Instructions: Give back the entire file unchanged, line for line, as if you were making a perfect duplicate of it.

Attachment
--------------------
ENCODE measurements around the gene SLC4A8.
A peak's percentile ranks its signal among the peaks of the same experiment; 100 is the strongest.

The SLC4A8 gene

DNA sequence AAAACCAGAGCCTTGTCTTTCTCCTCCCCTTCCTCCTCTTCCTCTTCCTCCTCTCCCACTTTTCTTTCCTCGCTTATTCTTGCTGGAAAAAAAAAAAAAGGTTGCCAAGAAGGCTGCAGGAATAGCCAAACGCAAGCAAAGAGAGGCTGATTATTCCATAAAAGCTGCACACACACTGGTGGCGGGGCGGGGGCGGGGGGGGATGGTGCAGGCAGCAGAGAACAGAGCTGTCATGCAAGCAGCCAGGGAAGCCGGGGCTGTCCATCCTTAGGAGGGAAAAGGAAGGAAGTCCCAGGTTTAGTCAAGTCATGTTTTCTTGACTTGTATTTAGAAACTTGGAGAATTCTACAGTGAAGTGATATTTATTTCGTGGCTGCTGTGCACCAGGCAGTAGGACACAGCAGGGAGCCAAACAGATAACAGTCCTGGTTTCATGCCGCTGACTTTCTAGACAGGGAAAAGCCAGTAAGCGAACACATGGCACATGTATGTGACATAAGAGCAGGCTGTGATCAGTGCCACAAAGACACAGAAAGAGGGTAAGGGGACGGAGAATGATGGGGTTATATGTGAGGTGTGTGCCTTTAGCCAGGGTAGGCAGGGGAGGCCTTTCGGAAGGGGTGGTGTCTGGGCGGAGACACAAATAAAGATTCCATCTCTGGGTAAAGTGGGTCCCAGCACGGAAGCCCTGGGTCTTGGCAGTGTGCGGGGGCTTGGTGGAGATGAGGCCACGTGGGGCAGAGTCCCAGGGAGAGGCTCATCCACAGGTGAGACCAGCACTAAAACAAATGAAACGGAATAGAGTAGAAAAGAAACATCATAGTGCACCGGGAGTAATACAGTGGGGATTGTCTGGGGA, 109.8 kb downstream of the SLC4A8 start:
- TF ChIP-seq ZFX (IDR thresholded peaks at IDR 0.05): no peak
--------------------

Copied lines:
ENCODE measurements around the gene SLC4A8.
A peak's percentile ranks its signal among the peaks of the same experiment; 100 is the strongest.

The SLC4A8 gene

DNA sequence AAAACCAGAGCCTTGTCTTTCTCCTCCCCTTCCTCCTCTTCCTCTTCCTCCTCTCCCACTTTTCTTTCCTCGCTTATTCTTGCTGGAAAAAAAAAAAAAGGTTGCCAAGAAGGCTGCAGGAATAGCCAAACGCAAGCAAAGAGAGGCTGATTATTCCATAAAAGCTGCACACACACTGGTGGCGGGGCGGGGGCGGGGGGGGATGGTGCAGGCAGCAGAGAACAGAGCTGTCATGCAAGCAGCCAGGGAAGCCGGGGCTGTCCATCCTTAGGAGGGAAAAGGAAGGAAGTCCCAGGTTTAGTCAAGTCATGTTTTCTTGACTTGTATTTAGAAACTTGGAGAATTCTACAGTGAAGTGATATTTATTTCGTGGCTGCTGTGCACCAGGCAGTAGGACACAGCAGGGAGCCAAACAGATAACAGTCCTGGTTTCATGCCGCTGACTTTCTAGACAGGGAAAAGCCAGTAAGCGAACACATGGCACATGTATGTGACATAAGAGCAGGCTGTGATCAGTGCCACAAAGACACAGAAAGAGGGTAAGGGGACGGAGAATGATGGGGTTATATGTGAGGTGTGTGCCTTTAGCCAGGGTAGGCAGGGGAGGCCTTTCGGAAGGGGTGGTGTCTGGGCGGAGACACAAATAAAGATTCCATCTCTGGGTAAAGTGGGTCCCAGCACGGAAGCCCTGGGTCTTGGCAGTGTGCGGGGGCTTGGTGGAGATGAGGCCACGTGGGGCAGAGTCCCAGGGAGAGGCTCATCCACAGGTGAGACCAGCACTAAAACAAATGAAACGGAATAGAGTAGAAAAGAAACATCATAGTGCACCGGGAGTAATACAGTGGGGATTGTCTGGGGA, 109.8 kb downstream of the SLC4A8 start:
- TF ChIP-seq ZFX (IDR thresholded peaks at IDR 0.05): no peak